The Pukka Bar is a perfect place for pre-dinner cocktails. Their offerings are highly original, carefully blended and well worth trying, even if they seem unfamiliar. They exude a taste of the exotic; Saffron Martini, Watermelon Cosmopolitan, Rangpur Gimlet. My Watermelon Cosmopolitan was fruity, fresh and delightful.

The Lobster Chilli Fry was delicately spiced and perfectly cooked, the lobster retaining its texture. Overcooked and chewy lobster is an insult to the king of seafood! Standards here are high, so I expected nothing less. 

These cute little cube stacks are actually made from layers of chicken wing meat. Served with a rich tamarind sauce, they were lovely little nibbles which make a great sharing starter. 

Indian style "scrambled eggs" on toast. Relatively un-set, with some smooth liquid textures, the herby, spicy egg would be great for a Sunday morning breakfast!

The biryani was a salutary example of how a noble Indian dish is often dumbed down in your typical "curry house" restaurant. The biryani here had been cooked so the rice was fluffy; each grain remaining separate and individual, deeply aromatic, and spiced with delicacy. 


This restaurant opened in 2013 under the leadership of Joel Kissin as a tribute to the legendary chef X Marcel Boulestin, whose Covent Garden restaurant bore the Boulestin name from 1927 to 1994.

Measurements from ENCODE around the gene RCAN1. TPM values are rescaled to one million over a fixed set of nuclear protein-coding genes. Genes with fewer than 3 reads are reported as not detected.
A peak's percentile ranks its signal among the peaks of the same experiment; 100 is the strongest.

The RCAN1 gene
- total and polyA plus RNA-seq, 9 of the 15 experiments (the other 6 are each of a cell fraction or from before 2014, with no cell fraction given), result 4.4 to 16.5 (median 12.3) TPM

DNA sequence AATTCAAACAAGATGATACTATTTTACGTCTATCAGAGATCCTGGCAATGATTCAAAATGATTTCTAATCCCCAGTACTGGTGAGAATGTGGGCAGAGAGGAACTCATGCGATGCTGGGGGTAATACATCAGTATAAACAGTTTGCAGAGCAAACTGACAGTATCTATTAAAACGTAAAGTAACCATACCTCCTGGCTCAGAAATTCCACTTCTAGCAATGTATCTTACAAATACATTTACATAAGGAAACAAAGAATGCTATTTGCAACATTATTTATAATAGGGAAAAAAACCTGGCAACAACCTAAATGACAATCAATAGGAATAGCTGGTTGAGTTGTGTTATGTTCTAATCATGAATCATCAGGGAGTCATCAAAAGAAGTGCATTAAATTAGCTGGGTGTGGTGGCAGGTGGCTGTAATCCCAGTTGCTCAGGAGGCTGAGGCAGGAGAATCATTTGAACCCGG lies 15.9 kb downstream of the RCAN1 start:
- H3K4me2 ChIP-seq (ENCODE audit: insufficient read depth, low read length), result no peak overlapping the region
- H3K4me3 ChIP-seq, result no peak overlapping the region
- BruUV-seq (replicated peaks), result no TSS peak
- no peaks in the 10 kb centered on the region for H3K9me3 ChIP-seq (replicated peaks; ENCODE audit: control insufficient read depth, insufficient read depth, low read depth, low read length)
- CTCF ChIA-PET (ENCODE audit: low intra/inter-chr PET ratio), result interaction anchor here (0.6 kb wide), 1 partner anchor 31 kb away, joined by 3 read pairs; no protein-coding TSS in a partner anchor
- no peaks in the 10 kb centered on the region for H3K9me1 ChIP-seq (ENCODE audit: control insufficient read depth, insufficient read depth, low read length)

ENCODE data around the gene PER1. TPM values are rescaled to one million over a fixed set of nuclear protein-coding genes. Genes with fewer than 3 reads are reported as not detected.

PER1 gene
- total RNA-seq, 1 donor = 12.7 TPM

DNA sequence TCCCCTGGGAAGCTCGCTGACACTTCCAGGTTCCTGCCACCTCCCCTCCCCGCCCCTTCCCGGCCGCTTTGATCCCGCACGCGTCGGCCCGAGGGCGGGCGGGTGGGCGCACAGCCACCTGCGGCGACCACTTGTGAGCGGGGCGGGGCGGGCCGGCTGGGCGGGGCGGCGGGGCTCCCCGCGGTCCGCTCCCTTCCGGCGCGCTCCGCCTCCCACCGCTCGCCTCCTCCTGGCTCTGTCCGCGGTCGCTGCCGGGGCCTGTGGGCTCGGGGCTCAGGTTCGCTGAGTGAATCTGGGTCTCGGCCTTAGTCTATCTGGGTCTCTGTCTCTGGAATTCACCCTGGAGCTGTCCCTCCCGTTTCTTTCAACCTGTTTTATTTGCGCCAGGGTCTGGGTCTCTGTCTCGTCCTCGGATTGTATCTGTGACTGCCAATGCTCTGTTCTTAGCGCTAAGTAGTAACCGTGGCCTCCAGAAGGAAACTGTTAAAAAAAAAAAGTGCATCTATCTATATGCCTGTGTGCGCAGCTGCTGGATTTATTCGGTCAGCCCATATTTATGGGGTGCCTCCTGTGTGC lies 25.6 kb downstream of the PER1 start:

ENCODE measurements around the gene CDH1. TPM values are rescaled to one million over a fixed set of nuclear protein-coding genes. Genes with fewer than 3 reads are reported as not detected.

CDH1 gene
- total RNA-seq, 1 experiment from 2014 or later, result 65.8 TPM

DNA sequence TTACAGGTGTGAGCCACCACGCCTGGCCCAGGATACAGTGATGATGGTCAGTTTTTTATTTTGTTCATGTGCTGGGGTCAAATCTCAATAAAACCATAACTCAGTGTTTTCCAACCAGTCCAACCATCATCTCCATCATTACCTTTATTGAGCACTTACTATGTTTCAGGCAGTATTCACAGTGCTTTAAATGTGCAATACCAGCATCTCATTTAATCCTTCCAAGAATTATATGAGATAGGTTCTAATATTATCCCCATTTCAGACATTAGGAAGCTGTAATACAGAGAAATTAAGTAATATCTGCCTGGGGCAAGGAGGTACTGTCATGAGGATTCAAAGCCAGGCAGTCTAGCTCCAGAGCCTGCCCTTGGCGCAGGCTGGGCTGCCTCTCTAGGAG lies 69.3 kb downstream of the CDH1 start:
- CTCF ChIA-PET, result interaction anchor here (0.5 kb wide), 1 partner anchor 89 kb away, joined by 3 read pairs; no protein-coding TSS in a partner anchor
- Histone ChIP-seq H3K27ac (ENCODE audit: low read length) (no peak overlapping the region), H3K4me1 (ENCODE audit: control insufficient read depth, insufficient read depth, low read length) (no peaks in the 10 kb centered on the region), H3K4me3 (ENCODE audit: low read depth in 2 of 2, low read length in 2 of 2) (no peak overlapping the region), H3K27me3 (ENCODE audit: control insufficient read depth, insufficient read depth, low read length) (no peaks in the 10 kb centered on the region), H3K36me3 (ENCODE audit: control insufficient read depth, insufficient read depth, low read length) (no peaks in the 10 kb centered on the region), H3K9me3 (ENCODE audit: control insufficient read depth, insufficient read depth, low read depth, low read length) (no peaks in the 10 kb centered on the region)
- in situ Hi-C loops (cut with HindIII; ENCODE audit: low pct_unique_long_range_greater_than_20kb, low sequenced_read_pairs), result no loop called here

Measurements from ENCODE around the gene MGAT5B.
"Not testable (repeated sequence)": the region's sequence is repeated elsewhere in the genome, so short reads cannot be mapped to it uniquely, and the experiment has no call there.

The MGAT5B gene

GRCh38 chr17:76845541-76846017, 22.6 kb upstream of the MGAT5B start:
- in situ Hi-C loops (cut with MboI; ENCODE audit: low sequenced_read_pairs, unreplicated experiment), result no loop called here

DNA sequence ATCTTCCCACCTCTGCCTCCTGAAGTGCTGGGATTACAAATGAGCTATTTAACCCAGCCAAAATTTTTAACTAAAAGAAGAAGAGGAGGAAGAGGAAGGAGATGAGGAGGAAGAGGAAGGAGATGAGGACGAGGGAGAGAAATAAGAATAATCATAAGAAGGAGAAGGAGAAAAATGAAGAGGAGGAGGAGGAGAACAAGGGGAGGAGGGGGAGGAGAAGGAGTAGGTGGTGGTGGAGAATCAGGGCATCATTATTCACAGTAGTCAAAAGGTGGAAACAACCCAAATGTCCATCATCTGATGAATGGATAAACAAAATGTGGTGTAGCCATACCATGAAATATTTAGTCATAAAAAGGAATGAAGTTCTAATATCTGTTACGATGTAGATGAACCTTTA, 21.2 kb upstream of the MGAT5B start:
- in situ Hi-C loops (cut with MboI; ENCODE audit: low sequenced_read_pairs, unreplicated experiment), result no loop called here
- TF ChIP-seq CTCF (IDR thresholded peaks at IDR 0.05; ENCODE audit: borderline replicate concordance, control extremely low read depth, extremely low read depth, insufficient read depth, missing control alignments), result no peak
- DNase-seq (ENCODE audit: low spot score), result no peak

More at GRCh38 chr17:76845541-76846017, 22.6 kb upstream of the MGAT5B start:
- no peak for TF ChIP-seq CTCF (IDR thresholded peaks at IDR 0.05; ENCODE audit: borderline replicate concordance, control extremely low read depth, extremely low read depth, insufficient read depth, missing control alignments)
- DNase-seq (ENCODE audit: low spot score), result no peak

Boulestin's ethos was simple French food with a nod to the great traditional dishes of France without the pretention or fuss, leading Elizabeth David to say of him: “His intelligence, sense of taste…his ease of style, un-scolding, un-pompous, un-sarcastic, ineffusive, [sic] and to so high a degree, inspiriting and creative.”

We were served with a complete miniaturised 4 course meal on a plate here at Boulestin; Canape of tomato, burrata and olive tapanade, Soupe de Poisson (fish soup) in a tea cup, Daube de boeuf (beef stew) with bone marrow and squash puree in a large china spoon and in the small expresso cup, a Sauternes Custard with Agean prunes and Armagnac.

Whilst the whole plate of food was very enjoyable, the stand out dish for me was the delectable Sauternes Custard. Sauternes is one of my very favourite dessert wines, but I like to drink the stuff. It seemed unimaginable to cook with it! But this rich custard takes the sweet tones and aroma of the wine and makes a classy and sophisticated flavour combination. It will be hard to go back to plain old vanilla now!

My world tour in 8 stops was an exhilarating experience of superb food. Travel is said to broaden the mind, and I can truly say I have discovered some foodie haunts I will be visiting time and again. So central, so easy to get to, St James is a great place to meet, eat and have fun!

Snigdha would like to thank the St James Estate and Crown Estate for inviting her on the food walk. Snigdha participated in the food walk as their guest.